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Babies Left in Hot Cars: Accident or Crime?

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Julie Taylor: There have been two cases of kids being left in hot cars recently. One child died, and the other is hospitalized. In both cases, criminal charges have been filed. But is leaving a child in a hot car a crime -- or an accident?

baby inside a car

Jessica Holmes was charged with one count of second-degree manslaughter in the death of Atrinity Hasbell, her roommate's 2-year-old daughter. According to the affidavit, Holmes had meant to drop off Atrinity at Tender Care Too daycare with her own two children. She told investigators that she'd forgotten the toddler was in the third seat of the minivan and that she'd gone on to work at another daycare. Atrinity died after being left in the hot car all day.

Pinchus Blachorsky has been charged with child neglect after allegedly leaving his 9-month-old son in a 119-degree car for more than an hour. Blachorsky apparently forgot to drop his son off at daycare, and instead drove to the learning center where he regularly studied. He realized he'd left his son in the car after his wife called him to find out where their child was. The baby is currently hospitalized and is in stable condition.

According to Janette Fennell, founder and president of Kids and Cars, a national nonprofit group that advocates for child safety, roughly 36 infants and children die annually in the U.S. due to being trapped in hot cars. (Mom Raelyn Balfour, who was acquitted of involuntary manslaughter after leaving her 9-month-old son in a hot car for seven hours, shared her story with momlogic.)

How can a parent forget her child? "Everyone thinks these parents are bad or strung out on drugs, but parents who've lost their kids in these types of accidents include pediatricians, doctors, school principals, lawyers and NASA engineers," Fennell says. "For the most part, these are highly educated, extremely loving and doting parents."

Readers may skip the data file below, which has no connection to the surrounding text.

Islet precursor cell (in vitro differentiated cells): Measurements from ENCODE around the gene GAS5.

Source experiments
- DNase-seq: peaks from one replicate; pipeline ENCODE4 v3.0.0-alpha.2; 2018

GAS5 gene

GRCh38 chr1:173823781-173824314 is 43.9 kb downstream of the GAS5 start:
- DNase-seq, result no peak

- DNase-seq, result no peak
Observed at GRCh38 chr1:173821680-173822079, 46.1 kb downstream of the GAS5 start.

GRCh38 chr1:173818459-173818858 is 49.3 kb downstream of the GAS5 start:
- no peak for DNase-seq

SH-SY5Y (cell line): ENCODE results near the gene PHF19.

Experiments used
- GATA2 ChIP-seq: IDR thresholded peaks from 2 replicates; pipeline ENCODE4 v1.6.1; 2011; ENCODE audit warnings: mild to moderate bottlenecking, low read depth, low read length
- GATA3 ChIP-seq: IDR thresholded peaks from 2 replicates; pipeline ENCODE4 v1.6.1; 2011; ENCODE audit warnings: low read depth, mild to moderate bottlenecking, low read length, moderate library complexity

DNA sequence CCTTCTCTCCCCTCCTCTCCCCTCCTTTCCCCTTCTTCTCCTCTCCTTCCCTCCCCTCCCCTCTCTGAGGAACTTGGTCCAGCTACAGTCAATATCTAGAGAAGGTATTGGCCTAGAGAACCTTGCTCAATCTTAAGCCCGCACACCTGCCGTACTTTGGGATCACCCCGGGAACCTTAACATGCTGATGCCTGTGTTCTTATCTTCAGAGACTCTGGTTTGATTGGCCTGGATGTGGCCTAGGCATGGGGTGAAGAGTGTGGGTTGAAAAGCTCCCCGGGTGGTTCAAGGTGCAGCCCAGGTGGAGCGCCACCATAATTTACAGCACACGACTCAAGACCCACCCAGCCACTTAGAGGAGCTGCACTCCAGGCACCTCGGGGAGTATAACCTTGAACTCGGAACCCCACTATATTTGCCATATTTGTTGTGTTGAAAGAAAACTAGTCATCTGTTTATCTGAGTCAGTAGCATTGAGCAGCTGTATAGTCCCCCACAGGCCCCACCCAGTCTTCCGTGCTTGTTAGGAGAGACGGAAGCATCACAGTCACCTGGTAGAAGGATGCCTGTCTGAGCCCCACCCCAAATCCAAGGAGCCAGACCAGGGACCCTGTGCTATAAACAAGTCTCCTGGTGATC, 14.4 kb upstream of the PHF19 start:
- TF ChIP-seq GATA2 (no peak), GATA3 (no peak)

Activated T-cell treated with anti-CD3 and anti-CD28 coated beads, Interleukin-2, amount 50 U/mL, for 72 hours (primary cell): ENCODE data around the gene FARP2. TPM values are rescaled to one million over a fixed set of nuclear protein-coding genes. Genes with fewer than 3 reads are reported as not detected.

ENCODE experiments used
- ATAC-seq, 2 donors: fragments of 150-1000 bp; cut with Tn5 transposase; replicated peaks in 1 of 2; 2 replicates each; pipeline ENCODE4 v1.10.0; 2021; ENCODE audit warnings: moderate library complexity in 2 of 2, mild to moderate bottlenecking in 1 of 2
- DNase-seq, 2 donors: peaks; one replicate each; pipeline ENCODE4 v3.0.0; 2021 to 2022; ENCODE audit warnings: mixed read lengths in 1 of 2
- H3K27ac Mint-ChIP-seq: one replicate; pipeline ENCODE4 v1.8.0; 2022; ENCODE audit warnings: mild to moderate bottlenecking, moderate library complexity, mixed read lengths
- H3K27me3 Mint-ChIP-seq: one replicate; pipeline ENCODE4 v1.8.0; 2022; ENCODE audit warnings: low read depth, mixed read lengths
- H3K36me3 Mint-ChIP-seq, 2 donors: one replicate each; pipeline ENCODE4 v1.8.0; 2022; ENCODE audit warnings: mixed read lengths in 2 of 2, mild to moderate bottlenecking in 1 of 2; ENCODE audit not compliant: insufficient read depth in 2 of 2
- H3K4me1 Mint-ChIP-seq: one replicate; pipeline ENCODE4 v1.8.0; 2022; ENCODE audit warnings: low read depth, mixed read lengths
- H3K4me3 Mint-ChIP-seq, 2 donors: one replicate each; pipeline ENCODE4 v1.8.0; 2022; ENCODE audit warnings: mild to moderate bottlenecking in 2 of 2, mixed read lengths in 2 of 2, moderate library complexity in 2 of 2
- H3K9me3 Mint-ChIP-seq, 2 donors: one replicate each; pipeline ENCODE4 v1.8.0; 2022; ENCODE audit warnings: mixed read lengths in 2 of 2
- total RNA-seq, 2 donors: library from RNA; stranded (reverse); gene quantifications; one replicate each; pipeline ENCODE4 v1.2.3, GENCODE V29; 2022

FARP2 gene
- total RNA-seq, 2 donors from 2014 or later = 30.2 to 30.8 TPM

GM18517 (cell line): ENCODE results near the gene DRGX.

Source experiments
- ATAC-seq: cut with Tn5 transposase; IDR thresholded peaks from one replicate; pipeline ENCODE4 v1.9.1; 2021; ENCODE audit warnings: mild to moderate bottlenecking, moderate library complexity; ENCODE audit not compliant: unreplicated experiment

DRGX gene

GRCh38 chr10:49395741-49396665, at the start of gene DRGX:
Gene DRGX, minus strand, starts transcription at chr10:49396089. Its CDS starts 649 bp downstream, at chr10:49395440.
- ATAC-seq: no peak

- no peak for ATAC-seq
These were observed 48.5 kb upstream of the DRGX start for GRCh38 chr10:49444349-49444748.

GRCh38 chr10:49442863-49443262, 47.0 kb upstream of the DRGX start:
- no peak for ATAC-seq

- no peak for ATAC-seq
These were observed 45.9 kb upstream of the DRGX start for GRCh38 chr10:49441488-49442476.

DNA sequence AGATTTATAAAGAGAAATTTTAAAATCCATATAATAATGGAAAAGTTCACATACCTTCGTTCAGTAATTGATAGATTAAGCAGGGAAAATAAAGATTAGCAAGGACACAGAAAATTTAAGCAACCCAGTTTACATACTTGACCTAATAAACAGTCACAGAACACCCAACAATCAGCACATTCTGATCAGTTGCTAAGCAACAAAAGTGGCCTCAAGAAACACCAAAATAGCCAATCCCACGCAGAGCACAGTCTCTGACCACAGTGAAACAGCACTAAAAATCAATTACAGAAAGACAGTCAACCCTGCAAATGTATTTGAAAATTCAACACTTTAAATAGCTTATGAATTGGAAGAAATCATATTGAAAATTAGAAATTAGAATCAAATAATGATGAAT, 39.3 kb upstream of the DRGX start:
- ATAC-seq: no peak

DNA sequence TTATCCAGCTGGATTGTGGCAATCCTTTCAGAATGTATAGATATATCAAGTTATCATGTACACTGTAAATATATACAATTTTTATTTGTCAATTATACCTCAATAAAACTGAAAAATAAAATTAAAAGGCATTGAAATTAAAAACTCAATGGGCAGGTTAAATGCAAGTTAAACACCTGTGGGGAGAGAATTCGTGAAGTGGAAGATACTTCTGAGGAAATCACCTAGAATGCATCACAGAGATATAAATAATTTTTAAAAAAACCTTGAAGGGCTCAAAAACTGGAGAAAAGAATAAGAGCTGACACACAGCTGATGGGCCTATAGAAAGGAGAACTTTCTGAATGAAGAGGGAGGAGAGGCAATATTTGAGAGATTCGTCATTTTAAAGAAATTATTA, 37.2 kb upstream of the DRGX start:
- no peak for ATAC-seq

She says these accidents have little to do with how good a parent is, and everything to do with how memory functions -- or doesn't function. "In the early '90s, these cases were rare," she says. "But then, in the mid-'90s, front-passenger airbags were installed in cars, and there was a huge campaign to get kids to move to the backseat. An unintended consequence of this was kids dying of hyperthermia in cars -- because children were out of sight, out of mind."

In many cases, the forgotten children are under the age of 1 and are sitting in rear-facing car seats. Their parents are not sleeping much -- which comes into play, says Fennell. "In an overwhelming majority of cases, there has been a change in routine," she adds.

Fennell says the biggest mistake parents can make is thinking that this cannot happen to them. "That's what these parents probably thought, too," she says. Fennell shares three ways to help prevent these deadly accidents:

1) Starting today, keep a teddy bear or stuffed animal in your child's car seat. Whenever your child is in the car seat, put the stuffed animal in the front passenger seat as a visual reminder that your child is in the car.

2)  Keep your lunch bag, employee badge or purse in the backseat. That way, you'll always reach into your backseat or open your back door when you arrive at your destination.

3) Have an ironclad policy with your daycare provider that if your child does not show up, someone will call a provided list of contacts to confirm his or her whereabouts. "In so many cases, if the daycare provider would have called, tragedy could have been averted," says Fennell.

Kids and Cars is working hard to get legislation passed that would require automakers to install weight-recognition sensors in cars that would alert parents who've left their kids in the backseat. "We won't give up until it's passed, because it would save countless lives," says Fennell.